I didn't say this before, so I will add this now. I had a bad experience with an employee early on in my business. It was nowhere near as serious as yours, but it taught me to keep records as I feel necessary.
Jo, you have absolutely the best perspective. You are uniquely able to see and feel both sides of the employee/employer dynamic. I always look forward to your insights on thes topics.
And you're right, I make the biggest, baddest booboos of anyone in my shop.
But I will say one thing- it really helps to be a hands-on boss because you see all the elements that led to an employee mistake. The reasons WHY it happened are important. I have seen employees make mistakes because of being rushed (it IS unavoidable in this biz,) because of incompetence (lack of training?) or health problems. But it is very hard to see someone goof up because of a foul attitude or because they bring their home troubles to work with them on a regular basis or because they are hungover or (worst of all) because of carelessness... especially when it comes to dealing with a customers' property. Mat boards and glass can be replaced, but to carelessly do damage to someone elses treasure makes me nutsy. This is one of the hardest parts of being an employer- refining this judgement-deciding what is forgiveable and what is a deal-buster. I have been in this gray area many many times and it never gets any easier and I still don't know if I have made the right decisions. I do tend to act slowly and lean towards forgiving and I sometimes wonder if a swift action on my part would have been better. I may never know.
edie the barelycompetentboss goddess.
If you ever have the burning desire to live in Cleveland, I would give you a job like Right Now.
I do not make mistakes. I measure everything! three times. Others make mistakes because they assume. I remeasure what you measure. I need control of my working environment to provide the highest quality. Visitors, lighting, music, work flow, tools, and cleanliness are my responsibility unless you (the employer) intercede. I do not answer to my co-workers, I answer only to you and I have never been "written-up".
Welcome to the Grumble Rum. You've never made a mistake at work? Not even a teensy weensy one? I guess I'm having trouble with that concept. I wonder if there is anyone else on this BB who could say the same. I'm just being realistic.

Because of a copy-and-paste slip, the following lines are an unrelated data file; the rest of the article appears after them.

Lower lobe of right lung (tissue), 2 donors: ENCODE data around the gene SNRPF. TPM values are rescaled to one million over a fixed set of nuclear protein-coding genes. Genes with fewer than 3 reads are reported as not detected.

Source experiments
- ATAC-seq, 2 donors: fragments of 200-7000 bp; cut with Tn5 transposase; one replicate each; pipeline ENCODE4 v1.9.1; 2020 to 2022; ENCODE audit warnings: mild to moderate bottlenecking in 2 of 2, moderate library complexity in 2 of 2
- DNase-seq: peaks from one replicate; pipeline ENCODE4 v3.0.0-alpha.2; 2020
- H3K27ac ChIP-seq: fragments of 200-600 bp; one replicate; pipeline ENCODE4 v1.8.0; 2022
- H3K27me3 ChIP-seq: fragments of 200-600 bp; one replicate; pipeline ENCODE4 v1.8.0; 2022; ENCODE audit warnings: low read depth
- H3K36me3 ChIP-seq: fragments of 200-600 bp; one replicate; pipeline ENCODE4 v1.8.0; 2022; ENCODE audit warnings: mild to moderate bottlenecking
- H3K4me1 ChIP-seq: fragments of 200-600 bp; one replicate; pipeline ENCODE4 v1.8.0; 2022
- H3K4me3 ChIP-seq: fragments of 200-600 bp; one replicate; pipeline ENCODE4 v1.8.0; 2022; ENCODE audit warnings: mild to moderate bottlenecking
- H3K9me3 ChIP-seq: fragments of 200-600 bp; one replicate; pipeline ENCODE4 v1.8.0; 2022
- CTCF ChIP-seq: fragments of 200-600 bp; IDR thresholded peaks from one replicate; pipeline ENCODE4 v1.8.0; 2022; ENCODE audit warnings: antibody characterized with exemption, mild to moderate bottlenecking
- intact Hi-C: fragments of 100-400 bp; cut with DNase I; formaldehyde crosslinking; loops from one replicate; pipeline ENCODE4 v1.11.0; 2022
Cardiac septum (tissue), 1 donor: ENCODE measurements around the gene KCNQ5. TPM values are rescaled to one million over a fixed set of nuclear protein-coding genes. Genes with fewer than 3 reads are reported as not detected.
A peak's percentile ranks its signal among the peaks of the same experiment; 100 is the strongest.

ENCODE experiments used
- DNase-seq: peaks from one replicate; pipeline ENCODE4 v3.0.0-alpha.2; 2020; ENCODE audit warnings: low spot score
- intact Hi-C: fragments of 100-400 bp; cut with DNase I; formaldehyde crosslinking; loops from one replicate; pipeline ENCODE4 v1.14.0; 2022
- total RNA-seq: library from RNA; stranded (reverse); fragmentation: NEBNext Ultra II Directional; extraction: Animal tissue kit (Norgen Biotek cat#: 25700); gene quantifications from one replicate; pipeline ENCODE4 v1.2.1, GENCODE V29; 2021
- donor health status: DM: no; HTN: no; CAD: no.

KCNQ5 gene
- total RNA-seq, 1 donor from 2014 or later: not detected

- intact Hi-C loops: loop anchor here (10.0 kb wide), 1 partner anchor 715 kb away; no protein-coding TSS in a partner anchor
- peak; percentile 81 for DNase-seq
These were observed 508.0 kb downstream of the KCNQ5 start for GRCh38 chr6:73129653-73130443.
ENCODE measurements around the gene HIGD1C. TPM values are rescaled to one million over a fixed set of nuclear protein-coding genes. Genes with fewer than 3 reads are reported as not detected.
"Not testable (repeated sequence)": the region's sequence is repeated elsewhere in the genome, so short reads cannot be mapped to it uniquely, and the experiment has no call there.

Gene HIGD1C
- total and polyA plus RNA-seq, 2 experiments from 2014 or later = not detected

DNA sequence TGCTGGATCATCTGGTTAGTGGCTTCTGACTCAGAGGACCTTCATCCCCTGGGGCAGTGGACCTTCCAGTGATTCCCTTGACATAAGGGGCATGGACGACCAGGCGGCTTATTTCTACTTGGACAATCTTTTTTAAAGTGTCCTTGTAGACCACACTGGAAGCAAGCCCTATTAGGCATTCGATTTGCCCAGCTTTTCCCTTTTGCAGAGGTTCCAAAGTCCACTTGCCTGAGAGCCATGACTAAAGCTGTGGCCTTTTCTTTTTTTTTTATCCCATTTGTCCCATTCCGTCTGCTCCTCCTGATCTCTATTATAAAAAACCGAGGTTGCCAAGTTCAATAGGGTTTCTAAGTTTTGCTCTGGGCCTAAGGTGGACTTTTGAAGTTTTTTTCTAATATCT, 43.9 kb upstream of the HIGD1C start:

"The only mistake I ever made was getting addicted to The Grumbler"
That's funny Bob , somehow, coming from you, I can believe it is the truth.
EtheFG, you are so right! A bad attitude is such a disgusting problem isn't it?! Hungover is just not acceptable, and you can add to those two those who call from jail saying they will be late. Good grief! I know your shop would be a great place to work, and I love your warped list of things you don't do.
I think this is a good subject to discuss. Good, quality employers and employees
should be in the business as a team. Just like any team, some members will be better at certain tasks than others, and they will have to pick up the ball when they are called upon. Just think of it as Michael Jordan and the Bulls. He couldn't have done it by himself, and he's the first to admit it. He carried a heavy load and worked the hardest for it, but it still took all those other exceptional pros to win the championship. Think of Phil Jackson as the accountant, attorney and financial consultant (or banker) all wrapped up in one.
I don't mean to keep this going, but I have had e-mail's that others have attemped and completed suicide, because of pressure about making mistakes, while they are working themselves to the bone. They couldn't keep it all together with so much pressure.
This tells me that we must choose our battles and put things in perspective and do the most important things first and then do the rest as we can. We must also allow bosses to rant and understand it comes from thir pressures. It is not all personal and if we get fired, there are other jobs out there. Plus if we get fired we can collect unemployment. If we quit, we can't.
I have copied and printed Jo's response. It really put things in perspective.